Travelers shocked by high Wi-Fi prices in Europe

Ian Williams writes about travelers still being confronted with high prices for Wi-Fi access: “Travelers accessing the internet from Wi-Fi connections at hotels, airport lounges and cafes are being ripped off by high and confusing charges, according to online travel agent Despite offering similar levels of service in many cases, rates can vary by up to 1,100 per cent within a single area, the report said. The investigation found that hotels with a lower star rating are more likely to offer free Wi-Fi access than international chains or five star hotels, where rates can be up to €21.00 (£18) per hour to connect.”

In my experience, Europe has the highest prices for Wi-Fi. Swisscom, which operates a number of Wi-Fi hotspots in hotels, has some of the highest prices and the worst service.

A lot of people have complained about Swisscom, including science fiction writer, Cory Doctorow, who immortalized their awful service in one of his novels, Someone Comes to Town, Someone Leaves Town (see related post with excerpt from the novel).

In a BoingBoing post from 2006, Cory wrote: “Ben Hammersley may have found the highest Swisscom fee yet: £480 per 24 hours for non-guests using the conference spaces in London’s Victoria Park Plaza hotel. That’s $838.73 a day. For WiFi. Not even good WiFi.”

Dean Bubley writes in Swisscom – the worst offender in public WiFi? (November 2008):

One of those hammering nails into its coffin is undoubtedly Swisscom. I always wince when I find out that they’re the provider of what’s euphemistically called a “service” at a conference venue. Today I was at the Femtocell Deployment conference at the Hilton Amsterdam. The irony of a 27 Euro daily fee for Wi-Fi access at an event talking about cheap and effective 3G indoor coverage was palpable. Of course, I could have opted for the “basic” access of 256kbit/s and no VoIP, for a bargain 22 Euros. In the end, I used neither, and picked up email headers via cellular roaming at a (comparably) sane 2 Euros per MB – itself a travesty, but that’s another story. But the real kicker was this – during a discussion last night, a certain mobile/WiFi operator was named as the villain by a separate conference organiser, this time wanting to charge $54,000 (yes, you read that right) for providing delegate access at a proposed future event.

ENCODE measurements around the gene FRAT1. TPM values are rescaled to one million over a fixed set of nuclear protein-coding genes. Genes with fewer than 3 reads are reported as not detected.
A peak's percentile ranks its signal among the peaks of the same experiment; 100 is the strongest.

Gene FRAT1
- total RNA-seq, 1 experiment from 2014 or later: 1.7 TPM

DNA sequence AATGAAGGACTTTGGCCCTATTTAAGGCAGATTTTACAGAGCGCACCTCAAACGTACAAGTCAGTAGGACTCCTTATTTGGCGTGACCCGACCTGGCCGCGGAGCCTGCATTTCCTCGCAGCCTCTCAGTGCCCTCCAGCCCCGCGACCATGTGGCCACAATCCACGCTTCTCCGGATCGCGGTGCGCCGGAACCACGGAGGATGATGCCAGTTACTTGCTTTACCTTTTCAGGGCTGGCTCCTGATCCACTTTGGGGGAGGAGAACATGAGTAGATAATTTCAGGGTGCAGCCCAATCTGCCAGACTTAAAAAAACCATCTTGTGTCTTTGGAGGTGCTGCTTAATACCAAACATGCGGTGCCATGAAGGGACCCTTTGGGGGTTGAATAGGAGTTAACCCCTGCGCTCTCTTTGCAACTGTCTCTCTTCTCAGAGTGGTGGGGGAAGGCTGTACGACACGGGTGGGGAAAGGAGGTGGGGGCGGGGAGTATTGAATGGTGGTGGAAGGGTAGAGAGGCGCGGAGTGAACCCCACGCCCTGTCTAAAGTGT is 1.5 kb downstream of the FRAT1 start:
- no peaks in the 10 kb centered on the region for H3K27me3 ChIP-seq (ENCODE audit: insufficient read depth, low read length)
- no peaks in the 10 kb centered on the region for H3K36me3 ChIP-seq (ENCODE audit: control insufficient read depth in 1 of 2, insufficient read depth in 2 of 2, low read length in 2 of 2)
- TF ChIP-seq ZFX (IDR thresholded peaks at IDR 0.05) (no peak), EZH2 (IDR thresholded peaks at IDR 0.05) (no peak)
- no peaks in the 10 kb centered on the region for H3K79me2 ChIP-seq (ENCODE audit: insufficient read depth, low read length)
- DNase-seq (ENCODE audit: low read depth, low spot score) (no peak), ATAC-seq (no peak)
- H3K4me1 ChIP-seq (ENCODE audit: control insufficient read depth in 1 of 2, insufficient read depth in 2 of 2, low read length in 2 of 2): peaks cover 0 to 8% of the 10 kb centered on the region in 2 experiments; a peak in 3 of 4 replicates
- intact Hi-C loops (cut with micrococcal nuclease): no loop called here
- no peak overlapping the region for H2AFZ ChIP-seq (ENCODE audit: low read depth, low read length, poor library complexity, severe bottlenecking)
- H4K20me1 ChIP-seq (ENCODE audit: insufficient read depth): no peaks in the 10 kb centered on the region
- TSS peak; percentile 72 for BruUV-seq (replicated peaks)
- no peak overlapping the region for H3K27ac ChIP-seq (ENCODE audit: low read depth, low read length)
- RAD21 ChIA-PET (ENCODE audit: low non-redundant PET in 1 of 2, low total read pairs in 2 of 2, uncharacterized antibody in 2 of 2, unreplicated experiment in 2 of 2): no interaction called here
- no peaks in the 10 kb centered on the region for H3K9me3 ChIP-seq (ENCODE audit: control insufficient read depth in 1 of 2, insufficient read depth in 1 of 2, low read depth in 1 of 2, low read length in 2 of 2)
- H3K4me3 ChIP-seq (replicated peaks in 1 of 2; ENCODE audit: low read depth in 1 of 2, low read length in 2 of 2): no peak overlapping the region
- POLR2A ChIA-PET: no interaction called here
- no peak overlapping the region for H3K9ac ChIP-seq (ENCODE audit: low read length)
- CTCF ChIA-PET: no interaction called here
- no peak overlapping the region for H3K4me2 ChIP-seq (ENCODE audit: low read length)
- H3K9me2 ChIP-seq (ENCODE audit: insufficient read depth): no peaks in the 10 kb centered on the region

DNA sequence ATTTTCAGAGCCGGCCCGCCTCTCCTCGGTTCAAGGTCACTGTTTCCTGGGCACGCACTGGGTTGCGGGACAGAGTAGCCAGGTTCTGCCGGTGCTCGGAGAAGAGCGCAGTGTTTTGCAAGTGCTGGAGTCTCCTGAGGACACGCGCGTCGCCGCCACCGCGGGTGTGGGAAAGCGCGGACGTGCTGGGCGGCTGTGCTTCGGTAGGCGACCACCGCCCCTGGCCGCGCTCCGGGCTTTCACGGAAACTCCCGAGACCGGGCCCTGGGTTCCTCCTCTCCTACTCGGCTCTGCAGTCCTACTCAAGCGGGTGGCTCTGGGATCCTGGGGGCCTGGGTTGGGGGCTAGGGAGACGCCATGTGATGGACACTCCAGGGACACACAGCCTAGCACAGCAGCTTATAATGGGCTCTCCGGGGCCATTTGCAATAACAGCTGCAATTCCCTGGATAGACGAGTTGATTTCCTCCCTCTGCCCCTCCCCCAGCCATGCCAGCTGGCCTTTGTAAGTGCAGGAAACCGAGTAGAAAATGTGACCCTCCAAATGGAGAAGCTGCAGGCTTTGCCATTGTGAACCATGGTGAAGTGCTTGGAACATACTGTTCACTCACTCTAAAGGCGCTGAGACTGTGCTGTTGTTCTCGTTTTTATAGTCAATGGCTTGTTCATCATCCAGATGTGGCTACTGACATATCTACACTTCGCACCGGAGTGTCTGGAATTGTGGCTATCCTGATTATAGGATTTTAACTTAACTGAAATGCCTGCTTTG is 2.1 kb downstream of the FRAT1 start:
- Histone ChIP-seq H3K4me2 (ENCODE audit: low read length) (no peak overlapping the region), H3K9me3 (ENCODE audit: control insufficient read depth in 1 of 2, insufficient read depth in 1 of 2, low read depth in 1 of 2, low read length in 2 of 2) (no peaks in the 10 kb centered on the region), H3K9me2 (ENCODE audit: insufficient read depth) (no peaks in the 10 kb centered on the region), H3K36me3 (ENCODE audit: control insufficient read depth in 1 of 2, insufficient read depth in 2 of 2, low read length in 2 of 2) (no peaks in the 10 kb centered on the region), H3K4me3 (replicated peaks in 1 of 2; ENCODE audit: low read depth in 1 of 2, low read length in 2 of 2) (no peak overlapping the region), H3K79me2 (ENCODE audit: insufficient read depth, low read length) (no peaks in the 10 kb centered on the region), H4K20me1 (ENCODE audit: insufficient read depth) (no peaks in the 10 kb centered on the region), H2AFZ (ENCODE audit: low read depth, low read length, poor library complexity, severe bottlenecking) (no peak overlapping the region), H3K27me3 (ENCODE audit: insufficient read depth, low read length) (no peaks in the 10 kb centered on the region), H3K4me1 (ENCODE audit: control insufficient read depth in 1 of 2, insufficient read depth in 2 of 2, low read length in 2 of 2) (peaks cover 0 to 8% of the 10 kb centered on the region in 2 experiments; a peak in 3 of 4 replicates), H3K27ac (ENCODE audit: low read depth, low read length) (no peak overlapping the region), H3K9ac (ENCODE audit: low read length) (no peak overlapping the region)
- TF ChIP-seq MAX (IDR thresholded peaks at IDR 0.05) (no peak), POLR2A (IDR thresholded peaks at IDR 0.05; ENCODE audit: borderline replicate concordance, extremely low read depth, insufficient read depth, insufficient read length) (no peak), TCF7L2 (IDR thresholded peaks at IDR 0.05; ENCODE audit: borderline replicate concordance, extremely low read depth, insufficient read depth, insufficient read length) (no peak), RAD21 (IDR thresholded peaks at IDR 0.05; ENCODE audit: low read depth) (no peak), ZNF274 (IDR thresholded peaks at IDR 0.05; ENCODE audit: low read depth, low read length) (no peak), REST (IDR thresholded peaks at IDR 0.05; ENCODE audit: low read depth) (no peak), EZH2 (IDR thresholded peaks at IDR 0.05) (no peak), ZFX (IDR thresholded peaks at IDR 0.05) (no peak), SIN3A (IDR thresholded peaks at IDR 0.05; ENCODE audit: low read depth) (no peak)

Fortunately, much has changed in Europe in the past five years. In Amsterdam, most cafes, including those operated by The Coffee Company, offer free Wi-Fi. There’s also a lot of free Wi-Fi in London. If you are a Boingo subscriber, you will be pleased to know that they have added many airports to their roaming plan. Next time, before you book a hotel, check first if they have Swisscom’s Wi-Fi service. If they do, avoid them.


  1. You’re right, CoffeeCompany does indeed offer free Wi-Fi to their customers.

    But they use the Wi-Fi menu as a way to advertise their food and drink menu!

  2. In The Netherlands, there are indeed many outlets offering free WiFi on their own.
    Coffee Company offers one hour of free WiFi with each cashregister-ticket, yet they don’t offer this in the franchised locations (e.g. Dam Square, Amsterdam), which only has a closed private network for employees.
    Starbucks, known for their WiFi service, is only located on Schiphol Airport so far, and doesn’t offer WiFi.
    McDonalds has paid WiFi.
    The HaJe restaurants have unlimited free WiFi at decent speeds.

    In Switzerland, you can get a free half hour of internet at McDonalds, offered by Orange. It’s slow and sometimes it doesn’t even work, you’ll feel like using a GPRS internet connection, but heck, beggers can’t be choosers.. 😉
    Starbucks offers a free half hour with each purchase, yet they usually give 2 hours of half an hour each when it’s not too busy; you don’t even need to ask for the extra voucher. Service by Swisscom and, as with McDonalds, very slow. I compared it by buying some access which is also a possibility to see if free connections were capped and paid connections weren’t, yet came to the conclusion the speeds were exactly the same. No need to spend an extra buck on that, then…

    Don’t really have experience in other countries except for using open WiFi spots.

    A general place to get cheap WiFi is a Fon hotspot, of which many thousands are all over the world. It can even be free if you agree to share your own internet-connection at home with a propriety Fon router (Fonera) which should get you many legal opportunities abroad to use WiFi.

  3. hey have you guys heard of mificlub? it’s pretty cool. portable wifi hotspots that’s pretty affordable.